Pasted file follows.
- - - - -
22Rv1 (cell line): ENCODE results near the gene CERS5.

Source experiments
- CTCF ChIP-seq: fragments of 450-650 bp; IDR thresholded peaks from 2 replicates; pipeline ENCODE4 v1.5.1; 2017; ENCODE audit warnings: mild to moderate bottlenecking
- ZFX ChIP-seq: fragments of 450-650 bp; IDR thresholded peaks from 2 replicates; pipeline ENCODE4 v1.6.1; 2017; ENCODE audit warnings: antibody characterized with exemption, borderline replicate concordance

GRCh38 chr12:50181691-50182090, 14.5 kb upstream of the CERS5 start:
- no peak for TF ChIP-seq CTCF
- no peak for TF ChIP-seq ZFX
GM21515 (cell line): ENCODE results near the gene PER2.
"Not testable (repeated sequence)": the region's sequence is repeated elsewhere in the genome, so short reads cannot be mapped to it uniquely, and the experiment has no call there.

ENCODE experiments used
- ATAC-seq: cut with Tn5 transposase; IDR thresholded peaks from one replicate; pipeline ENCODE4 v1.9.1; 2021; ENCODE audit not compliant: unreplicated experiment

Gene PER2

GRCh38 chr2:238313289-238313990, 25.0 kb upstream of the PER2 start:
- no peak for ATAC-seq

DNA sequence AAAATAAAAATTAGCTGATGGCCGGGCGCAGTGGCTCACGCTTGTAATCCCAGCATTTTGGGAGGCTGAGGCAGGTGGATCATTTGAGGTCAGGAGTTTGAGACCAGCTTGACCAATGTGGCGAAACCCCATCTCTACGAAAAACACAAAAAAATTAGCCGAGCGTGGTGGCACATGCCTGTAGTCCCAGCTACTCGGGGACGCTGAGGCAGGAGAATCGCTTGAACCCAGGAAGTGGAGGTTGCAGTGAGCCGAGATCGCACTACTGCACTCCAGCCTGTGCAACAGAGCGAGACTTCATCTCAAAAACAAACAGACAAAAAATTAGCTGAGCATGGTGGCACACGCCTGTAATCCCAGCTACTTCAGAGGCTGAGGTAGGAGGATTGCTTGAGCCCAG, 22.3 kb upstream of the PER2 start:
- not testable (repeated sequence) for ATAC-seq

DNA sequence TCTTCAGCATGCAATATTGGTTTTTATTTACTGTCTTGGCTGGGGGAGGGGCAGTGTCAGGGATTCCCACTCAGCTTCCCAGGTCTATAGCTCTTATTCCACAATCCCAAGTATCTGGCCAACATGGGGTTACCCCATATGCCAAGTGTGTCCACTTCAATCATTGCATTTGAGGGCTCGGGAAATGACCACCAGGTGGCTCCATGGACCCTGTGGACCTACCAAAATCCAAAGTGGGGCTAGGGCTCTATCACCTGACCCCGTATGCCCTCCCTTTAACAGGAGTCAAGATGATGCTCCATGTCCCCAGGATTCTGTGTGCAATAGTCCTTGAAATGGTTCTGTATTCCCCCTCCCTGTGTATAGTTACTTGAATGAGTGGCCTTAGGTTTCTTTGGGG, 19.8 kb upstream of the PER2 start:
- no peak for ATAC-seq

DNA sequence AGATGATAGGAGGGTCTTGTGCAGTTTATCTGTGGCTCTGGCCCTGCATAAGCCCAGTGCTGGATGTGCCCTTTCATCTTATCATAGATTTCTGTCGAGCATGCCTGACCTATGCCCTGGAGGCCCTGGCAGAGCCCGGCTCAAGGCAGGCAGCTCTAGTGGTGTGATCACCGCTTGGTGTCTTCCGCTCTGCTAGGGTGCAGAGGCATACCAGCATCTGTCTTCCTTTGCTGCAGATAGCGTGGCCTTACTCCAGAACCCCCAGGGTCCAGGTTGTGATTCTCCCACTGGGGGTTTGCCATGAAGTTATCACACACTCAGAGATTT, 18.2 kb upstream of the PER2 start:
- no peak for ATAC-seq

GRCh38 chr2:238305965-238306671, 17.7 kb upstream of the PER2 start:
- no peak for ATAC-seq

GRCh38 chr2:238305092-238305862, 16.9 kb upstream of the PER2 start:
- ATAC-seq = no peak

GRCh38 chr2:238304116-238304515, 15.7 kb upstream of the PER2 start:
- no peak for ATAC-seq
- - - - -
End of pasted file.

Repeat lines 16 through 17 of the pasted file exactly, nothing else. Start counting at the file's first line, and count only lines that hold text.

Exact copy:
- not testable (repeated sequence) for ATAC-seq

DNA sequence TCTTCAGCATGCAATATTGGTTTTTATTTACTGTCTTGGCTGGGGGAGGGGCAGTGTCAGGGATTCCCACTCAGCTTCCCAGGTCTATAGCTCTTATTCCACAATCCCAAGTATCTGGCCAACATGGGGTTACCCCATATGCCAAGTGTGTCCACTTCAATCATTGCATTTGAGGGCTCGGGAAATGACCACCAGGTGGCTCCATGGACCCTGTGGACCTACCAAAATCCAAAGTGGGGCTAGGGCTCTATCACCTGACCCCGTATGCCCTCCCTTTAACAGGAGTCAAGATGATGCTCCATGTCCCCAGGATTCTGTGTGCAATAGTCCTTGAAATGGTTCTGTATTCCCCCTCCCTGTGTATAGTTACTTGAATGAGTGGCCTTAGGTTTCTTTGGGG, 19.8 kb upstream of the PER2 start: